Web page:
Goold Health Systems does assessments for the elderly and other consumers who are seeking home care services, including disabled adults who want to live independently. The assessment is done free of charge for people who are in immediate need of services. When possible Goold will also assess people who just want to know what services are available and affordable. There is no charge, and the assessment is confidential. Call them, toll-free, at 1-800-609-7893.
An assessor from Goold will come to your home for the assessment. At the end of your meeting, the assessor will decide whether you are eligible or ineligible for home care. If you are eligible for home care, you will be given a written “Plan of Care.” This plan will include the number of hours and the kinds of services you are eligible for each day, week, or month, as well as the names of the programs that you qualify for. You may also have to complete a MaineCare application that will ask for information about your income, your savings, and your property.
Usually, you will be referred to Elder Independence of Maine (EIM). EIM is a statewide agency that coordinates home care services for clients. They will contact you and your providers to coordinate your care. You do not have to find your own caregivers because EIM will do this for you. You can reach EIM at 1-888-234-3920.
When you start getting home care services, EIM implements the plan of care that was designed for you during the assessment. The coordinating agency contacts the providers you need for your care. The agency hires them to come to your home to help you. You may receive services from more than one provider.
You may be able to choose to have Alpha One coordinate your care instead, if you meet their criteria. Alpha One enables some consumers with disabilities to direct their own care.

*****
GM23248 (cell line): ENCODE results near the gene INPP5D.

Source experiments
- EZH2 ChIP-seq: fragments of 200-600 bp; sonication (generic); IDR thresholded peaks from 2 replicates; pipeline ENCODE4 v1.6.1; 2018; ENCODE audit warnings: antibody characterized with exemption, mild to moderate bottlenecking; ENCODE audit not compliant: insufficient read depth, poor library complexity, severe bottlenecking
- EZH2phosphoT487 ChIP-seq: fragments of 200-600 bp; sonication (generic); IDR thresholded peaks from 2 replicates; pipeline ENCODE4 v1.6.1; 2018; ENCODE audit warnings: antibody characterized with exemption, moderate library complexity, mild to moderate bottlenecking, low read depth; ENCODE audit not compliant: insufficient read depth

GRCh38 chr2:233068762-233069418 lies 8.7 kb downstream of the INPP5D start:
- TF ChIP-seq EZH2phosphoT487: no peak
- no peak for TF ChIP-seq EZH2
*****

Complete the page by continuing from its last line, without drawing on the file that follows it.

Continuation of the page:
If you have Medicare and you are being discharged from a hospital or nursing facility, your doctor can order skilled services to be provided in your home. The discharge planner at the hospital or the social worker at the nursing home can help coordinate these services.
If you or a family member would like to learn more about available home care services, here are some other options:
- Contact a home care agency directly.
- If you are in a hospital or nursing home, talk with the social worker.
- Contact the Maine Department of Health and Human Services (DHHS) Office of Elder Services at 1-800-262-2232.
- Call your local Area Agency on Aging. If you call, toll-free, 1-877-353-3771 you will be connected with the agency that serves your area. They can also tell you about other resources such as Meals on Wheels and transportation assistance.
- Call the Ombudsman Program at 1-800-499-0229.
You will receive a written notice if your home care services are being denied, reduced, suspended, or terminated.
If you are currently receiving services and those services are going to be terminated or reduced, you have the right to advance notice before the services change or stop. How much advance notice you get depends on the rules of the program that approved your services. There are some limited exceptions to this advance notice rule: for example, if workers will be endangered coming into your home, or if you have provided false information in order to get care.